But if you wish to play the online mode without dealing with hostile players, there’s a PvE mode where you can’t harm each other. But when it comes to this game – the more unpredictable and filled with players, a server is, the better.
Rough Around The Edges
Despite the game offering you hundreds of hours of fun to be had, the experience may prove too frustrating to play for many people due to numerous reasons.
The first reason is optimization. It crashes too many times, has many different bugs, and doesn’t always provide the best performance despite your device’s capability. In the worst-case scenarios, it can even give your machine constant blue-screens. These issues are not limited to computers, as low frame-rates and bugs carry onto the console ports. The Nintendo Switch port is arguably the worst example as it offers the worst graphics and frames due to the console’s limitations.
The second reason is the game’s AI. While it’s generally functional enough, sometimes it can bug out or not work as well as it should, and the dinosaurs that are the game’s main appeal can become one of the reasons you get frustrated with it. Of course, it’s expected for a game of this scale to have such issues, but sometimes they appear more often than they should.
The third reason is that the game is incredibly grindy. And that is further made worse by the fact you can lose your resources. As mentioned earlier, if you play offline, you can lose your resources if you fail one of the story caves, and this includes losing the artifacts required to summon the bosses, which are mandatory for progression. Whereas in the online mode, you can lose your resources when other players raid you, and sometimes it even happens when you aren’t around. People usually tackle this issue by making their bases difficult to spot, but it does not always work as some are seasoned. Collecting and crafting your resources multiple times is just something that can be frustratingly repetitive.
Another important example is in the game’s dinosaur mechanics. If you have a large T-Rex and lays an egg – not only will it take hours to hatch, you will also need to move them around to balance their temperature constantly. Once they do hatch, they are still very demanding, and you frequently need to feed them and do other things. Of course, in the end, you have one of the strongest dinosaurs at your side, but the effort required is a bit too much for most players.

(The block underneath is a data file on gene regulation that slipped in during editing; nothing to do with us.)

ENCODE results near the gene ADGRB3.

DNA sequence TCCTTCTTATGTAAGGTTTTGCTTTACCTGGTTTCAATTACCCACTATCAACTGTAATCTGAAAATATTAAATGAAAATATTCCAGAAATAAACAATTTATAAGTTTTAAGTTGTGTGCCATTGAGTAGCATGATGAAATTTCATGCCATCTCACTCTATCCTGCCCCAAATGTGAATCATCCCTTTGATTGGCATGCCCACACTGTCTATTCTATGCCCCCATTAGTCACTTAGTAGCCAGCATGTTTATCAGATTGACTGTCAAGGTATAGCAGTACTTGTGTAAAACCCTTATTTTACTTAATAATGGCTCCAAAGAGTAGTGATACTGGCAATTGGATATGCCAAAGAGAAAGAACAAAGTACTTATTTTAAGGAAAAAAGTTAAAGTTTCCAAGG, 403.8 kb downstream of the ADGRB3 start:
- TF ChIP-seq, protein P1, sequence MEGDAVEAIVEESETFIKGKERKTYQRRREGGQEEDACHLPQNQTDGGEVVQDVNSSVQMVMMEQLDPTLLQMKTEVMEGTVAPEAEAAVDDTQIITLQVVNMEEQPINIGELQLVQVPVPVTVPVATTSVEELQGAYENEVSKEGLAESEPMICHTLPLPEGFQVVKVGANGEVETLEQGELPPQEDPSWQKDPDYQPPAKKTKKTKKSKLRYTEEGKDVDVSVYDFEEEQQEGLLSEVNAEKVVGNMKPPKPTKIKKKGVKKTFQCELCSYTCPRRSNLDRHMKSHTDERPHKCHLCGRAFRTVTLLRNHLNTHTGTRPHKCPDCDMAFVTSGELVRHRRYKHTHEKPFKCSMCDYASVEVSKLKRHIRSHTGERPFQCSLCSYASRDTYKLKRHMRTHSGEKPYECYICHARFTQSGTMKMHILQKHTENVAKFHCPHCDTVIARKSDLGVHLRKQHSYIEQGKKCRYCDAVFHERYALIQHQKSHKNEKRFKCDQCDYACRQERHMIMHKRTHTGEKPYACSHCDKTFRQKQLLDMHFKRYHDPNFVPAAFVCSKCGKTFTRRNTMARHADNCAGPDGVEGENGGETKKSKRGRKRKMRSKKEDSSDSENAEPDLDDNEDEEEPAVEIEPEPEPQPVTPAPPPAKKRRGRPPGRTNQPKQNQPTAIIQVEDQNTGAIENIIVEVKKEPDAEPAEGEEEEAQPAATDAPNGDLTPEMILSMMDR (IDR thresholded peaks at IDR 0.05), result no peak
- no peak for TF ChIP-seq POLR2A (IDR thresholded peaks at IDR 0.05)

Lastly, the game lacks skill-based matchmaking, so if you enter a server without being strong or having sufficient resources – you will be dominated by higher-level players for a long time. If you run into too many aggressive players, then your progression will suffer much. And in an already grindy game, this can be off-putting enough for you to quit the game.
In the end, no game is without its fair share of issues, but not many games make you feel like quitting altogether.
A unique experience that treads the realm of dreams and nightmares
Ark: Survival Evolved is a game that perfectly fits the ‘different strokes for different folks’ statement. If the player finds themselves enjoying the experience, they will most likely have a great few hundred hours. But if a player finds it repetitive or frustrating – the changes won’t change anytime soon, and they need to find a different game.
One undeniable thing, though, is that this game offers an experience unlike any other. It combines the different genres seamlessly within the gameplay as if they were made for it. And, well, taking dinosaurs with machine-gun mods into battle is an itch only Ark can scratch.
- Tons of things to do and new content gets added very often.
- Diverse environments that keep the experience fresh
- Game’s fun scales with the number of people that are playing it
- Terrible optimization with long load times
- Lack of skill-based matching
- Servers with default settings are too grindy